The Plaintiff in this case, represented by Wagners, suffered from congenital hypothyroidism – a severe deficiency of thyroid hormone in newborns, which can be easily treated if detected early. In this case, the Plaintiff underwent routine newborn testing, which revealed abnormal TSH levels requiring urgent follow-up, but no steps were taken to act on that information or communicate the test results to the family.
Before the trial, the Defendants who were responsible for the hospital testing systems settled with the Plaintiff, and the trial proceeded against a neonatologist who was aware of the Plaintiff’s abnormal test results. Ultimately, that trial was heard by a jury in Sydney, Nova Scotia for several weeks.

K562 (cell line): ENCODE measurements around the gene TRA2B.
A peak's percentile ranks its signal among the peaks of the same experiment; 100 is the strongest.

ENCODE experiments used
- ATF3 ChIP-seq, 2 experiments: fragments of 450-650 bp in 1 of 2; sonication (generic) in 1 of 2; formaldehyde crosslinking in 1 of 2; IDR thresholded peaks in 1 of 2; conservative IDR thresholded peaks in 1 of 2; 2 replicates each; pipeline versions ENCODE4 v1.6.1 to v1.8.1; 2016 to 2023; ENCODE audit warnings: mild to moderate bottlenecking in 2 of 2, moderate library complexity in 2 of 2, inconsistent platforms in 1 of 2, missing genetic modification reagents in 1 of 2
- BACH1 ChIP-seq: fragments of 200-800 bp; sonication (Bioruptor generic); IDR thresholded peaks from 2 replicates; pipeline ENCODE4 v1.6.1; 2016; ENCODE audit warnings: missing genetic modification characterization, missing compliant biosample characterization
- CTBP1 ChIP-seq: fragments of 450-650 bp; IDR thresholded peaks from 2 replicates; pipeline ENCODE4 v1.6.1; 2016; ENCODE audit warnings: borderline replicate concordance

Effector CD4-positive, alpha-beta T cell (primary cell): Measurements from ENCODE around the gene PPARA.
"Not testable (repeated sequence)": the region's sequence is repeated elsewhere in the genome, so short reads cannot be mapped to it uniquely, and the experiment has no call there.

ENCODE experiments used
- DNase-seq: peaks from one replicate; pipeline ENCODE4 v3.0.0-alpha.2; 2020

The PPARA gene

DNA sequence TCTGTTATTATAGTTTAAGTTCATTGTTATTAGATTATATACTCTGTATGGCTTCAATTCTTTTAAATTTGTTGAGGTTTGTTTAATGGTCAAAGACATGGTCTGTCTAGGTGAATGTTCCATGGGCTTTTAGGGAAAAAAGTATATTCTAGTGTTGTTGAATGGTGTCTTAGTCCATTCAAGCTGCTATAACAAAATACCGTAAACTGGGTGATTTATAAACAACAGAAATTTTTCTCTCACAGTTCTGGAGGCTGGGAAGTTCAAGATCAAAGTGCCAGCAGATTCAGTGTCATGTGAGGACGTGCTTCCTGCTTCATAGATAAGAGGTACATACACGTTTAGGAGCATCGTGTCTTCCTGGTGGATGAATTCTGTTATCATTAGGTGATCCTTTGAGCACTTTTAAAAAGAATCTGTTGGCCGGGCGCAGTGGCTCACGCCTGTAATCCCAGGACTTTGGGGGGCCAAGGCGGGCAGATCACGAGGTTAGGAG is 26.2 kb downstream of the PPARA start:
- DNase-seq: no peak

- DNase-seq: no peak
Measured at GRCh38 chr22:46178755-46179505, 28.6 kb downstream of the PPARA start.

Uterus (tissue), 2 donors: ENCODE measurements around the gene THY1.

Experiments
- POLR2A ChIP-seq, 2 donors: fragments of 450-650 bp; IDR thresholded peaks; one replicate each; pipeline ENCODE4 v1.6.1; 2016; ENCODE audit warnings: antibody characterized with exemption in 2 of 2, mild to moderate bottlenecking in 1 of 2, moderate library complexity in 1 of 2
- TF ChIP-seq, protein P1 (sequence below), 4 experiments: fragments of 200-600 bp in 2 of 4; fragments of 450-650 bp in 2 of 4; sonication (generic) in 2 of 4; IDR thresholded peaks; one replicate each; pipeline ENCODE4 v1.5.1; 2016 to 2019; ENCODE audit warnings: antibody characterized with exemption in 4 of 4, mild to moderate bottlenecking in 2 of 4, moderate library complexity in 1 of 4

The trial judge presiding over the case indicated to the jury that the Plaintiff had to prove negligence against the hospitals who had settled the case already, even though they were not participants in the trial. Shortly thereafter, the jury found that the Plaintiff did not prove his case, as required by the trial judge. Accordingly, Wagners, on behalf of the Plaintiff, appealed.
The Plaintiff was successful at the Nova Scotia Court of Appeal, and it was determined that the trial judge had erred when she told the jury that the Plaintiff had to prove his case against the settling Defendants. As a result of this successful appeal, the Plaintiff was awarded a new trial, where allegations of medical malpractice will be advanced against the sole remaining Defendant.
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